BEFORE JOHN WAS A JAZZ GIANTWith three kids ages six and under, I am always on the lookout for excellent new picture books.  I was therefore delighted to stumble upon the recent book Before John Was a Jazz Giant: A Song of John Coltrane by Carole Boston Weatherford (and illustrated by Sean Qualls) at my local library.  Although from the title, one would suspect that this book was about John Coltrane, which it is, it is not primarily a biography, but rather uses the story of Coltrane’s boyhood as a pretext to teach the spirit of jazz and the practice of listening.  Or to put it differently, this is a biography of John Coltrane in sounds.  Coltrane’s formation, as presented here, is fundamentally an aural one.  Weatherford, using simple and poetic language, makes the case that the sounds that Coltrane heard as a school boy (“hambones knocking in Grandma’s pots,” “Mama playing hymns for the senior choir” or “the sobs of kinfolk at family funerals” for instance) were essential to the classic jazz pieces that he would come to compose.  Listening, of course, as Weatherford’s telling Coltrane’s story here emphasizes is vital to the creation of art that is rooted in a people and a place.  Qualls’s brightly colored illustrations, done in varying levels of abstraction over the course of the book, are reminiscent of the classic jazz-tinged work of Ezra Jack Keats and vividly capture the jazz imagination of Weatherford’s rendition of the Coltrane story.  Weatherford’s writing ultimately climaxes at the heart of the story: “Before John was a Jazz Giant, he was all ears.”  Ending on this resonant note challenges us to consider what we might create out of our own experiences among a people and a place if we too would only be “all ears”?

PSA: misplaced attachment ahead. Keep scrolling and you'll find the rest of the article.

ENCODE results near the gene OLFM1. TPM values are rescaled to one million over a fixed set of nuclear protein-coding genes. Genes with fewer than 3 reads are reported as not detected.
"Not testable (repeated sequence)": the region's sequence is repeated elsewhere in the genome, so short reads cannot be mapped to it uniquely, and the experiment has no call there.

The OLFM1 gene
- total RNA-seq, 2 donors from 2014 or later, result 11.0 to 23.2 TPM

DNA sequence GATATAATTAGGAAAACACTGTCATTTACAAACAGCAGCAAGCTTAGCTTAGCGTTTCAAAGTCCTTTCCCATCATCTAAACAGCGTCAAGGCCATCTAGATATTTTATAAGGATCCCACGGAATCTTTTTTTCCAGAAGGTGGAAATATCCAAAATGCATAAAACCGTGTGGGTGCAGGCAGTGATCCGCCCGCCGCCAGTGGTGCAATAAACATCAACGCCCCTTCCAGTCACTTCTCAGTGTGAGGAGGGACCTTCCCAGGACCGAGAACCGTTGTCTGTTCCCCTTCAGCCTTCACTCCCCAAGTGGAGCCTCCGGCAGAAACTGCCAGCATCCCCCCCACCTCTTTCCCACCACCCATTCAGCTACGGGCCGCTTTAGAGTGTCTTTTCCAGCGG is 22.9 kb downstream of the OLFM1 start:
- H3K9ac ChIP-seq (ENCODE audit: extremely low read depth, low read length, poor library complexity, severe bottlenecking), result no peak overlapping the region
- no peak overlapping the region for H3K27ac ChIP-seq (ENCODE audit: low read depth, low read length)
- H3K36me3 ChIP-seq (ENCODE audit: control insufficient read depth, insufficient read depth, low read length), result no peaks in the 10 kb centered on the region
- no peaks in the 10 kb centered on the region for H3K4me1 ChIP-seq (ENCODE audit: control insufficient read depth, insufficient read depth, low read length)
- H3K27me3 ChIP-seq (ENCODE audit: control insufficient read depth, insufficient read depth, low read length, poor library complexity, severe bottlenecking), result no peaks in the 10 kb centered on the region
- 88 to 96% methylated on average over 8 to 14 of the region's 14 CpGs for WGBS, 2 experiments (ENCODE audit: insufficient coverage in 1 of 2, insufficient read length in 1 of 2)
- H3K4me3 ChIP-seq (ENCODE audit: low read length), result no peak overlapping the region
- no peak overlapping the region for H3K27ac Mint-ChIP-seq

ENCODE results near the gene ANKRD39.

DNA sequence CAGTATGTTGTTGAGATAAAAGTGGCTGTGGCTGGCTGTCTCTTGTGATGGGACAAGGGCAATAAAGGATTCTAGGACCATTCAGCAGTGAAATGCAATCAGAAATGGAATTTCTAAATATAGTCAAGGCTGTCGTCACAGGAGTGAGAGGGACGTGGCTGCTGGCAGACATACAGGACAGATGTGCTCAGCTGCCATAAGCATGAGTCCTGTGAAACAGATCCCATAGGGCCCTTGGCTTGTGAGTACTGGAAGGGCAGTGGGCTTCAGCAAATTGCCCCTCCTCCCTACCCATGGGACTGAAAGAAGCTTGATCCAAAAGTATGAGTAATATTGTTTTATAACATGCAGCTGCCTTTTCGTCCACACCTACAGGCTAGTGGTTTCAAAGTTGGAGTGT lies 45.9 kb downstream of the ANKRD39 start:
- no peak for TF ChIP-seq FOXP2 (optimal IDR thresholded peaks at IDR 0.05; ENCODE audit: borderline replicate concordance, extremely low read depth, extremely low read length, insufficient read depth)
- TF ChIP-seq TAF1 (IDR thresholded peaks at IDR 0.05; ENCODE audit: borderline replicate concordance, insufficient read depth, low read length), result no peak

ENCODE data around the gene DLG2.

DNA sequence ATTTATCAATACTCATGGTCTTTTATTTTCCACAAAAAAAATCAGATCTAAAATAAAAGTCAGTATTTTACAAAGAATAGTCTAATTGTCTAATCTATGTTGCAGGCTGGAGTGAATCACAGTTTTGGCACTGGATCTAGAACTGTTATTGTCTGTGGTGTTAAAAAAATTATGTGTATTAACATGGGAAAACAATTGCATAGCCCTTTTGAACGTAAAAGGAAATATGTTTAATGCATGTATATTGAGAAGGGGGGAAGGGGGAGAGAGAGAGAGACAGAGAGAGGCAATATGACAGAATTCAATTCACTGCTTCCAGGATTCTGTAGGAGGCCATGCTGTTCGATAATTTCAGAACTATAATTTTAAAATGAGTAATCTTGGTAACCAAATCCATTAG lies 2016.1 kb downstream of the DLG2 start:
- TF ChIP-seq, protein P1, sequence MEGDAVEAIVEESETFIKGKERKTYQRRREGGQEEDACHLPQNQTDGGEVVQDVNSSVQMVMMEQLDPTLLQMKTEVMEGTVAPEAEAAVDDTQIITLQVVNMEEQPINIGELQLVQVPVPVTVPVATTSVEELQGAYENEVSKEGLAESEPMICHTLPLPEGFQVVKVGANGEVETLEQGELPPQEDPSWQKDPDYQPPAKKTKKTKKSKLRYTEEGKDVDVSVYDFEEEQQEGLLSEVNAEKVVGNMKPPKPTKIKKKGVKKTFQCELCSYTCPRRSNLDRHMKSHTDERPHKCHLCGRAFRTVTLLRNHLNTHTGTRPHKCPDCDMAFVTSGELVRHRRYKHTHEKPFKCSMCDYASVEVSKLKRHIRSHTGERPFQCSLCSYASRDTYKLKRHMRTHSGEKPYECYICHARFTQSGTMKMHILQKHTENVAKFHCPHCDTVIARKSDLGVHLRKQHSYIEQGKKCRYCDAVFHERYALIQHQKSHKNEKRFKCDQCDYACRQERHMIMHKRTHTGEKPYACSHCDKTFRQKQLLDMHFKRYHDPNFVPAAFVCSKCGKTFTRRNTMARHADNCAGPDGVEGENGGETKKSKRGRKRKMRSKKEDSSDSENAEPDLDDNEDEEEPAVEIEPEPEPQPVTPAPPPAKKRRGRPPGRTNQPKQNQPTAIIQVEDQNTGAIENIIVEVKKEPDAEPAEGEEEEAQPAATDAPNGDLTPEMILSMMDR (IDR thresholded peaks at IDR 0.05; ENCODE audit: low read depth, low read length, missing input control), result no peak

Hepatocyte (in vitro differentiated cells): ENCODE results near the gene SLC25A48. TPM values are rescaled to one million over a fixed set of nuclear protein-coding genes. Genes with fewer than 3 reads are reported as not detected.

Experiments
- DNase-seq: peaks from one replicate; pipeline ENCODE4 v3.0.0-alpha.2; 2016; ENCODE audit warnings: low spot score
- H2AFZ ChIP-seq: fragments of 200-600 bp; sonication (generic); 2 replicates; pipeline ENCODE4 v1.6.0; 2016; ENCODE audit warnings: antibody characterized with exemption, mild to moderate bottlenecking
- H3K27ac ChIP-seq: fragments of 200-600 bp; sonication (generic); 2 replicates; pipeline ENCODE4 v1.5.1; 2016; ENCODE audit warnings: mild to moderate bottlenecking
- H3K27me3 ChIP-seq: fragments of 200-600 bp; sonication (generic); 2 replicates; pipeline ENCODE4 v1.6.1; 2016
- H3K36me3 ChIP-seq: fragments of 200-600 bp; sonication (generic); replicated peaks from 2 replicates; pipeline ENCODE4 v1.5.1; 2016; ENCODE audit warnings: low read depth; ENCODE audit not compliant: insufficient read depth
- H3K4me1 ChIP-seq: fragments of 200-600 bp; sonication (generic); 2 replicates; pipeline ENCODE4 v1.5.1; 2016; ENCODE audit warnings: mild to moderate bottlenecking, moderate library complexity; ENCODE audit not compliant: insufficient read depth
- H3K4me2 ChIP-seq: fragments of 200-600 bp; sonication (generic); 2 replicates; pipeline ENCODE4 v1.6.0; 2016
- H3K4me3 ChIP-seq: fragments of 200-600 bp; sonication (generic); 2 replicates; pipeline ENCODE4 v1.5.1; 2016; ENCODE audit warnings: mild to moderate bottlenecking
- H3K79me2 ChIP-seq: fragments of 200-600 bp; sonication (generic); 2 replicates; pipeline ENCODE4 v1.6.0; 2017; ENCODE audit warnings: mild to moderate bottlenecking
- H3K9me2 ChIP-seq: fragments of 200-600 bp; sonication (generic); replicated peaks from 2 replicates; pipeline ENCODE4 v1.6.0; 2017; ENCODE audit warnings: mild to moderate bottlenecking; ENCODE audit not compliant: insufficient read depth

A Brief Review of
The Curious Garden.
Written and Illustrated by Peter Brown.

Hardback: Little, Brown, 2009.
Buy now: [ Amazon ]

Reviewed By Chris Smith.

For the last couple of years, I have been starting to explore what an urban naturalism might look like here in Indianapolis.  Unbeknownst to me, in New York City, Peter Brown was at the same time fleshing out a similar vision in the form of a picture book, The Curious Garden.  This little volume, published earlier this year and filled with Brown’s own rich color illustrations, traces the story of a young boy, Liam, whose home city begins as a dull, dreary place, “without gardens or trees or greenery of any kind.”  In contrast to most of this city’s children who spent their days cooped up inside, Liam loved to be outdoors, splashing through the rain and exploring the urban terrain.  One day, in the midst of his explorations, Liam stumbles upon an old elevated railway bed that is no longer in use (which, as Brown notes in his afterword, is loosely based on NYC’s High Line).  Liam finds that up on this railway bed, there is the very tiniest in-breaking of color, in the form of a few wildflowers and other plants.  He feels compelled to begin nurturing these few plants, and as he cares for them – a trial and error process – they begin to spread along the railway, thus beginning a process that will ultimately transform the city out of its dreary darkness into a vibrant green and multi-colored locale.  Brown has taken a minimalist approach to the text here and much of Liam’s story is told simply and creatively through the illustrations.  In reading and re-reading The Curious Garden, I was struck by Brown’s idea that the transformation of the city is already at work in nature and that our job as humans is to seek out these burstings forth and to nurture them as they expand.  This fruitful combination of attentiveness and diligent care provides a solid foundation, I believe, for the practice of an urban naturalism.  The Curious Garden is, by far, the best book for children (of all ages) that I have found this year, and with time it will undoubtedly reign – with Dr. Seuss’s The Lorax, Robert McCloskey’s Make Way For Ducklings and a handful of other books – as one of the finest ecological picture books of all time.